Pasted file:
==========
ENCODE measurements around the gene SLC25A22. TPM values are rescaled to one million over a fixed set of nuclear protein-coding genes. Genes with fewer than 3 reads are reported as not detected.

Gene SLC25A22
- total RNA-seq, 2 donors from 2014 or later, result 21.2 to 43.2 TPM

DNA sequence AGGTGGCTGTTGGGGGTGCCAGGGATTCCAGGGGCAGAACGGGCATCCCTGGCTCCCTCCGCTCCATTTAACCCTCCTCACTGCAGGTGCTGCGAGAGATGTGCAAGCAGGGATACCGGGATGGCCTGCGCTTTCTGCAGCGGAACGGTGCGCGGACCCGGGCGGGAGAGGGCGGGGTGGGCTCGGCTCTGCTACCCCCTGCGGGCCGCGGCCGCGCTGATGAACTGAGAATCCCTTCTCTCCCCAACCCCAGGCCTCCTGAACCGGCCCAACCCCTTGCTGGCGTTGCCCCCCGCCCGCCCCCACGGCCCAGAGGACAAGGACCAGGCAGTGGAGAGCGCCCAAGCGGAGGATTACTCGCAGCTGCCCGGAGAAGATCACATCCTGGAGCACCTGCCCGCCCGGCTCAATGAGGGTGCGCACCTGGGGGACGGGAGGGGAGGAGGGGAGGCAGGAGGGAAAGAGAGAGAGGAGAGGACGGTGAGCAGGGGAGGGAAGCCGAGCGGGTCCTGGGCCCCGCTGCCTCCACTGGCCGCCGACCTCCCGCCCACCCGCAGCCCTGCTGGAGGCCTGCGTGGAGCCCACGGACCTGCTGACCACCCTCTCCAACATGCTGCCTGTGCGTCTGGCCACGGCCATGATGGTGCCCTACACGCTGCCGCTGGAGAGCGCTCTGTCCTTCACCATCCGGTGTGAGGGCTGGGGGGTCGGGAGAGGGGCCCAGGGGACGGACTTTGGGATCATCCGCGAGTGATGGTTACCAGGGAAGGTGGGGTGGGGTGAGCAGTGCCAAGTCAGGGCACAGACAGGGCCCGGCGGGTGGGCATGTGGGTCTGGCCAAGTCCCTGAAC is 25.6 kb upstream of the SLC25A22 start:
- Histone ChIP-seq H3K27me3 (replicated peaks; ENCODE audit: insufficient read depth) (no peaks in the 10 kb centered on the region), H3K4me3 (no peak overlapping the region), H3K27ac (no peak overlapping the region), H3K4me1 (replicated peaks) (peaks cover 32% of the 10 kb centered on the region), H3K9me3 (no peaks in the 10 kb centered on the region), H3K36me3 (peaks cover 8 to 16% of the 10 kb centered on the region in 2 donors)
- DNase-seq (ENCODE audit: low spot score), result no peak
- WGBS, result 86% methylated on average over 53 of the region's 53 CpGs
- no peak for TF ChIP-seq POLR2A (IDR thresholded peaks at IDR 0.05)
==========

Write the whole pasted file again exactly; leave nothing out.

ENCODE measurements around the gene SLC25A22. TPM values are rescaled to one million over a fixed set of nuclear protein-coding genes. Genes with fewer than 3 reads are reported as not detected.

Gene SLC25A22
- total RNA-seq, 2 donors from 2014 or later, result 21.2 to 43.2 TPM

DNA sequence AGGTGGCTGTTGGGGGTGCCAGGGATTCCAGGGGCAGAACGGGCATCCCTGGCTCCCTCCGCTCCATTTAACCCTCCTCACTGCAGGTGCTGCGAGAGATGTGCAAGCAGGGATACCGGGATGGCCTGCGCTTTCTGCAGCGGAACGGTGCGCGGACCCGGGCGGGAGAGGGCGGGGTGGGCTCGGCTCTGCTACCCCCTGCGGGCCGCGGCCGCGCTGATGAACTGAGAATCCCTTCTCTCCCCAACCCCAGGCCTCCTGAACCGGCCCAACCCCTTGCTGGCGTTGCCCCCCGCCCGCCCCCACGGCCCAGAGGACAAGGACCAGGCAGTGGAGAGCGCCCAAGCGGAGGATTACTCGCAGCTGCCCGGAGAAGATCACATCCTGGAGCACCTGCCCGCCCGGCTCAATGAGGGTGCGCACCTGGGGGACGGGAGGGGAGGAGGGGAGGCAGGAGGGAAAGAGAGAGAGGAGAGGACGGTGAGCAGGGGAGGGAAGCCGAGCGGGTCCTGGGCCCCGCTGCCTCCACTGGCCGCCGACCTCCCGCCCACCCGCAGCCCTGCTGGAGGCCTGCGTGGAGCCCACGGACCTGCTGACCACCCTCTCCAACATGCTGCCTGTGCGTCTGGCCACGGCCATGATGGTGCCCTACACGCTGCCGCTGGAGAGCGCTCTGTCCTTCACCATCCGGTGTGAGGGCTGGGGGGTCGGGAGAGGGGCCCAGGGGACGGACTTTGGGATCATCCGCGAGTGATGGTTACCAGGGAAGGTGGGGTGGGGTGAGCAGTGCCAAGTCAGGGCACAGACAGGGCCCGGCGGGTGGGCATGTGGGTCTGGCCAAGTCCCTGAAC is 25.6 kb upstream of the SLC25A22 start:
- Histone ChIP-seq H3K27me3 (replicated peaks; ENCODE audit: insufficient read depth) (no peaks in the 10 kb centered on the region), H3K4me3 (no peak overlapping the region), H3K27ac (no peak overlapping the region), H3K4me1 (replicated peaks) (peaks cover 32% of the 10 kb centered on the region), H3K9me3 (no peaks in the 10 kb centered on the region), H3K36me3 (peaks cover 8 to 16% of the 10 kb centered on the region in 2 donors)
- DNase-seq (ENCODE audit: low spot score), result no peak
- WGBS, result 86% methylated on average over 53 of the region's 53 CpGs
- no peak for TF ChIP-seq POLR2A (IDR thresholded peaks at IDR 0.05)